SARS-CoV-2 is the causative agent of the COVID-19 pandemic. Vaccination, supported by social and public health measures, has proven efficacious for reducing disease severity and virus spread. However, the emergence of highly transmissible viral variants that escape prior immunity highlights the need for additional mitigation approaches. Heparin binds the SARS-CoV-2 spike protein and can inhibit virus entry and replication in susceptible human cell lines and bronchial epithelial cells. Primary infection predominantly occurs via the nasal epithelium, but the nasal cell biology of SARS-CoV-2 is not well studied. We hypothesized that prophylactic intranasal administration of heparin may provide strain-agnostic protection for household contacts or those in high-risk settings against SARS-CoV-2 infection. Therefore, we investigated the ability of heparin to inhibit SARS-CoV-2 infection and replication in differentiated human nasal epithelial cells and showed that prolonged exposure to heparin inhibits virus infection. Furthermore, we establish a method for PCR detection of SARS-CoV-2 viral genomes in heparin-treated samples that can be adapted for the detection of viruses in clinical studies.
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    Single-molecule analysis of the entire perfringolysin O pore formation pathway
    Mc Guinness, C ; Walsh, JC ; Bayly-Jones, C ; Dunstone, MA ; Christie, MP ; Morton, CJ ; Parker, MW ; Bocking, T (eLIFE SCIENCES PUBL LTD, 2022-08-24)
    The cholesterol-dependent cytolysin perfringolysin O (PFO) is secreted by Clostridium perfringens as a bacterial virulence factor able to form giant ring-shaped pores that perforate and ultimately lyse mammalian cell membranes. To resolve the kinetics of all steps in the assembly pathway, we have used single-molecule fluorescence imaging to follow the dynamics of PFO on dye-loaded liposomes that lead to opening of a pore and release of the encapsulated dye. Formation of a long-lived membrane-bound PFO dimer nucleates the growth of an irreversible oligomer. The growing oligomer can insert into the membrane and open a pore at stoichiometries ranging from tetramers to full rings (~35 mers), whereby the rate of insertion increases linearly with the number of subunits. Oligomers that insert before the ring is complete continue to grow by monomer addition post insertion. Overall, our observations suggest that PFO membrane insertion is kinetically controlled.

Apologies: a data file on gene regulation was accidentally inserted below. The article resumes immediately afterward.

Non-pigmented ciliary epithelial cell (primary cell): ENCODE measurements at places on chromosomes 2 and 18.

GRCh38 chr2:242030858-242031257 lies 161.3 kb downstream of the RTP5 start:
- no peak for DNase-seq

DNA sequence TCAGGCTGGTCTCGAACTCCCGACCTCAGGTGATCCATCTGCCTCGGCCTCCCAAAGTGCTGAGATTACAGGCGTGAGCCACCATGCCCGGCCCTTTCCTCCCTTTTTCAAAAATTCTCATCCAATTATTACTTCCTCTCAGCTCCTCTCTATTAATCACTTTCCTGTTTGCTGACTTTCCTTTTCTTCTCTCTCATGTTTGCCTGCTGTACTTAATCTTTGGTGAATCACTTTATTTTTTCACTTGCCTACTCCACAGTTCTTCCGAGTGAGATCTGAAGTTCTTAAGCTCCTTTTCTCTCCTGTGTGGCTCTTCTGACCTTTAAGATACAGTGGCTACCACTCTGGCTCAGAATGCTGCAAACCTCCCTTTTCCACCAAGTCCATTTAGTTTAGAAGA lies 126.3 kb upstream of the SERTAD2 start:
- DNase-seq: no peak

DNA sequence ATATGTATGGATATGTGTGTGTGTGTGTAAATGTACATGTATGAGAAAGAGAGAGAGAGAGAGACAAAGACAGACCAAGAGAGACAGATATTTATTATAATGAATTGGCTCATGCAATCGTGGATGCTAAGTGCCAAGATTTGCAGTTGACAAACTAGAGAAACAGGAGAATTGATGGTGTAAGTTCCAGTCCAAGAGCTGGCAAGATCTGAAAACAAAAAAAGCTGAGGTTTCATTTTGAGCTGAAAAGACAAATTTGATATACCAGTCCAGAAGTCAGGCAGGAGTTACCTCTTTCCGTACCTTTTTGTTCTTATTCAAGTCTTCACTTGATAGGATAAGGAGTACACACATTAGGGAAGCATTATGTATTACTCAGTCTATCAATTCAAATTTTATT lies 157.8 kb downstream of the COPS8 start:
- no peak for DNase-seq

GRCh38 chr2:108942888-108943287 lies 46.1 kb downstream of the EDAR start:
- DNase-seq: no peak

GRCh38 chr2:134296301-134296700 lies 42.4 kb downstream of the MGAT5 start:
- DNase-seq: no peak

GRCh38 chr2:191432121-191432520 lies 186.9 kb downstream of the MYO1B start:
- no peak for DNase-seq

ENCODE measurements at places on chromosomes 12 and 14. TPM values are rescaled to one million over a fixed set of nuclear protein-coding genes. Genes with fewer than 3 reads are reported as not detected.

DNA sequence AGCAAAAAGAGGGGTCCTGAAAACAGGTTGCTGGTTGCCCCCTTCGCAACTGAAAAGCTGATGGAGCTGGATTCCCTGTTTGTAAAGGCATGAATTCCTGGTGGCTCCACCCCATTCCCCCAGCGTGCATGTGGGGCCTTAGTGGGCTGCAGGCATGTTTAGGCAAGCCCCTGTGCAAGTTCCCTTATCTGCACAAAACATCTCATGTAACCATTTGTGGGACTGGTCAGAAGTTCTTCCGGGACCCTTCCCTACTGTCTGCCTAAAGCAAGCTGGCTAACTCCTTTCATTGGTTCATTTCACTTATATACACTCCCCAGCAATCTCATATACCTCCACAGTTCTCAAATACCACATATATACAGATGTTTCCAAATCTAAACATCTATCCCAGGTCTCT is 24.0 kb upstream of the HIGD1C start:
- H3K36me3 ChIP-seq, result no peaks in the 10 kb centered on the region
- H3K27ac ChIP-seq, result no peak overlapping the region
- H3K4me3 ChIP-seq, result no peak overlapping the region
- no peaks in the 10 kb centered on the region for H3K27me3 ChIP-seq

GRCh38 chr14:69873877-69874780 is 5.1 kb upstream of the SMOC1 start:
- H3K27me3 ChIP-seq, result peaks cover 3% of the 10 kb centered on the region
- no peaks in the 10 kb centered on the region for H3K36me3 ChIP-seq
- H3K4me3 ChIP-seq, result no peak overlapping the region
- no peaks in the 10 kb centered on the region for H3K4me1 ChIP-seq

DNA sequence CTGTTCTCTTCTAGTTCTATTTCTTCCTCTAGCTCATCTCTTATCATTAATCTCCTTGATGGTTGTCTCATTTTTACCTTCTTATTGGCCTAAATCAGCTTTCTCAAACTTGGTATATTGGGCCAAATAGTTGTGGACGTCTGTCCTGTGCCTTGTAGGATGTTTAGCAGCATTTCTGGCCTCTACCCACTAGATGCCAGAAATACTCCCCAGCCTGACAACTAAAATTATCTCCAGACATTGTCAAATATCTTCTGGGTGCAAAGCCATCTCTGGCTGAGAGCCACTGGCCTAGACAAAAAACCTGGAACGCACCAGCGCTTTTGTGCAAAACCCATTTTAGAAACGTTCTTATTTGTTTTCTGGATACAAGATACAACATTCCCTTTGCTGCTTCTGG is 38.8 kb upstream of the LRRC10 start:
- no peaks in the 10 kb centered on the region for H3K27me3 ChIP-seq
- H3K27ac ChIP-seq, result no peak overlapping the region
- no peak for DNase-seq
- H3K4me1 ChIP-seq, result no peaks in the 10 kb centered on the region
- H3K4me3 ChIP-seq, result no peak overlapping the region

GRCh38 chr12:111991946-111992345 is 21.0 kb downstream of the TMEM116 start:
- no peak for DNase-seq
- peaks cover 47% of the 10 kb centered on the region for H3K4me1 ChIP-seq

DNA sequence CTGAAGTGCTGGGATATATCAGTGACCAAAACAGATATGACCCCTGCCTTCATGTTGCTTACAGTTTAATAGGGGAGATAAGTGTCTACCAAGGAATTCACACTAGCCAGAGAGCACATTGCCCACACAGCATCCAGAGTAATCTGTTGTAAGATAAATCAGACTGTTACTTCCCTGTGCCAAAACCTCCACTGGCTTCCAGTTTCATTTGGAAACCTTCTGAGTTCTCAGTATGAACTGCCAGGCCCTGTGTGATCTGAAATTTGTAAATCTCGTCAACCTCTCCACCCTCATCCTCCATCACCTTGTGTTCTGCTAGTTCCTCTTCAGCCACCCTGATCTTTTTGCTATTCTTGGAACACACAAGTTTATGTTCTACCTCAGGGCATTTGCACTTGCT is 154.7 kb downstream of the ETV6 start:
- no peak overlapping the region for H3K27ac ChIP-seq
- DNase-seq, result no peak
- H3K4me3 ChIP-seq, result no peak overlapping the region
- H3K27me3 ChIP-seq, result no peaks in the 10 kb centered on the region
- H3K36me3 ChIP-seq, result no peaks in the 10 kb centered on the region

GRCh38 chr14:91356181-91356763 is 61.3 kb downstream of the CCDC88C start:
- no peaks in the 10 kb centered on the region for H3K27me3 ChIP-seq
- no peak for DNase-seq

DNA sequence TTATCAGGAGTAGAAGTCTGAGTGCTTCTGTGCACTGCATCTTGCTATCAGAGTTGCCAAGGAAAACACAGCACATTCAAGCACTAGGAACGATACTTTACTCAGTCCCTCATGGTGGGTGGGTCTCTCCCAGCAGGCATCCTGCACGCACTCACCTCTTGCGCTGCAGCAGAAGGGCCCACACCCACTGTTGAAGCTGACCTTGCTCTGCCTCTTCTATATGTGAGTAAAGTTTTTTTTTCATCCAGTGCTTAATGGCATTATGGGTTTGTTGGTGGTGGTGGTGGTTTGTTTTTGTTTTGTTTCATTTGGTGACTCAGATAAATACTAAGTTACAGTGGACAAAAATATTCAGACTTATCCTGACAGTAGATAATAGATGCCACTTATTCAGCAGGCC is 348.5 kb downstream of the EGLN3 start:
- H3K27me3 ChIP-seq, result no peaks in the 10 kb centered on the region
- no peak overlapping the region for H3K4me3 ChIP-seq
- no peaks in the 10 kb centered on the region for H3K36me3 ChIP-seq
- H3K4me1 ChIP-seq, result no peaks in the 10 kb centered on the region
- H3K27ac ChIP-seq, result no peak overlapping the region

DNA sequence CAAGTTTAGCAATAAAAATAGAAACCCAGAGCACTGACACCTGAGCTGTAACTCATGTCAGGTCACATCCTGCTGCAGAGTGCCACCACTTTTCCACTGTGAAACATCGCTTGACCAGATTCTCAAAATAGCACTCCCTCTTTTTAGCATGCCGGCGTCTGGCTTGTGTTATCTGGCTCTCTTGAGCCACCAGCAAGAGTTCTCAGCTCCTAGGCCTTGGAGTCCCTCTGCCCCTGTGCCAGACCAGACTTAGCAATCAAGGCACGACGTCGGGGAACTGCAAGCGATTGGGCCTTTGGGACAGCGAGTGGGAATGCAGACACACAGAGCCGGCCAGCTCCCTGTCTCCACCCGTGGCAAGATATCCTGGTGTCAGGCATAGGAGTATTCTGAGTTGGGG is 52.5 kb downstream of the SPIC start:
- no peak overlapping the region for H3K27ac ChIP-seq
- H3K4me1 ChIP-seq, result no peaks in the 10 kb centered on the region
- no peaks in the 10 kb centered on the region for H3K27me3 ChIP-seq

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    Inhibitors of the Oncogenic PA2G4-MYCN Protein-Protein Interface
    Massudi, H ; Luo, J-S ; Holien, JK ; Gadde, S ; Krishan, S ; Herath, M ; Koach, J ; Stevenson, BW ; Gorman, MA ; Venkat, P ; Mayoh, C ; Luo, X-Q ; Parker, MW ; Cheung, BB ; Marshall, GM (MDPI, 2023-03-01)